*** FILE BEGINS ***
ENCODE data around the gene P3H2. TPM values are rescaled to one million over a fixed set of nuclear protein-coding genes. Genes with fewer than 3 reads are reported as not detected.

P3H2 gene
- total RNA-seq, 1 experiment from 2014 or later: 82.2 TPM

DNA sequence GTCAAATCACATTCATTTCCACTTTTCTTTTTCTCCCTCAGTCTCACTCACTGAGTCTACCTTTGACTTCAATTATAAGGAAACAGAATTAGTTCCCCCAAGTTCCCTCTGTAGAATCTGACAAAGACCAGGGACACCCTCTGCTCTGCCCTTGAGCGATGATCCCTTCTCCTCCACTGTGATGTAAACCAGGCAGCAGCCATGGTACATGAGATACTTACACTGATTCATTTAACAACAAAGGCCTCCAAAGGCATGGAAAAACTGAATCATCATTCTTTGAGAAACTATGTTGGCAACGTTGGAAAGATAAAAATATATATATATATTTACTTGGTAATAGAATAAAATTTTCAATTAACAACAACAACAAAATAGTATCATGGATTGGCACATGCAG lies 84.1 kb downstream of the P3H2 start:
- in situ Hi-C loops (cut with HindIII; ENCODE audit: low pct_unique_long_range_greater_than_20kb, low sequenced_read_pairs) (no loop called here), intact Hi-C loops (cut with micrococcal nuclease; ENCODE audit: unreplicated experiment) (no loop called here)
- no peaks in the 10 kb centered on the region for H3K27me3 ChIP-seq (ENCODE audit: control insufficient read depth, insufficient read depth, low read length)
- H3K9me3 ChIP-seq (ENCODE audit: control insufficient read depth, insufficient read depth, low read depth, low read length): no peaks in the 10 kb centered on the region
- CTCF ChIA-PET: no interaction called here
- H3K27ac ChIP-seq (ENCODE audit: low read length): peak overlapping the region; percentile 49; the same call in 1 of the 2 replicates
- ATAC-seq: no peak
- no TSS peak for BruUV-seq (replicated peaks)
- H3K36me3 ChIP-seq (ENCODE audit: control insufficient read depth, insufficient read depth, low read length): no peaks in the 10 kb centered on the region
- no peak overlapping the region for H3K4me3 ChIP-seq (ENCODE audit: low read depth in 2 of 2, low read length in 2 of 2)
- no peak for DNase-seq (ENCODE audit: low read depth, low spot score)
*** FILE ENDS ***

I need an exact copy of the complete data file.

ENCODE data around the gene P3H2. TPM values are rescaled to one million over a fixed set of nuclear protein-coding genes. Genes with fewer than 3 reads are reported as not detected.

P3H2 gene
- total RNA-seq, 1 experiment from 2014 or later: 82.2 TPM

DNA sequence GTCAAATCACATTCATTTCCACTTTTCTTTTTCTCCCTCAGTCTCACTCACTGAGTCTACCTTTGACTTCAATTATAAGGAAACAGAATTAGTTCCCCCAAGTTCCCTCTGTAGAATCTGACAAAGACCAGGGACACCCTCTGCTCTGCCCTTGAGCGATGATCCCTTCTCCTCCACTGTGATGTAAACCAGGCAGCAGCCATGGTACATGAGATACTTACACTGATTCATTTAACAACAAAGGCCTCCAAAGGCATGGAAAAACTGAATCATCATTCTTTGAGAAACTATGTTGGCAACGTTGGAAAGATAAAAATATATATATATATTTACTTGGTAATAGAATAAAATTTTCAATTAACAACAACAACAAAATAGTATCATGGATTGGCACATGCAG lies 84.1 kb downstream of the P3H2 start:
- in situ Hi-C loops (cut with HindIII; ENCODE audit: low pct_unique_long_range_greater_than_20kb, low sequenced_read_pairs) (no loop called here), intact Hi-C loops (cut with micrococcal nuclease; ENCODE audit: unreplicated experiment) (no loop called here)
- no peaks in the 10 kb centered on the region for H3K27me3 ChIP-seq (ENCODE audit: control insufficient read depth, insufficient read depth, low read length)
- H3K9me3 ChIP-seq (ENCODE audit: control insufficient read depth, insufficient read depth, low read depth, low read length): no peaks in the 10 kb centered on the region
- CTCF ChIA-PET: no interaction called here
- H3K27ac ChIP-seq (ENCODE audit: low read length): peak overlapping the region; percentile 49; the same call in 1 of the 2 replicates
- ATAC-seq: no peak
- no TSS peak for BruUV-seq (replicated peaks)
- H3K36me3 ChIP-seq (ENCODE audit: control insufficient read depth, insufficient read depth, low read length): no peaks in the 10 kb centered on the region
- no peak overlapping the region for H3K4me3 ChIP-seq (ENCODE audit: low read depth in 2 of 2, low read length in 2 of 2)
- no peak for DNase-seq (ENCODE audit: low read depth, low spot score)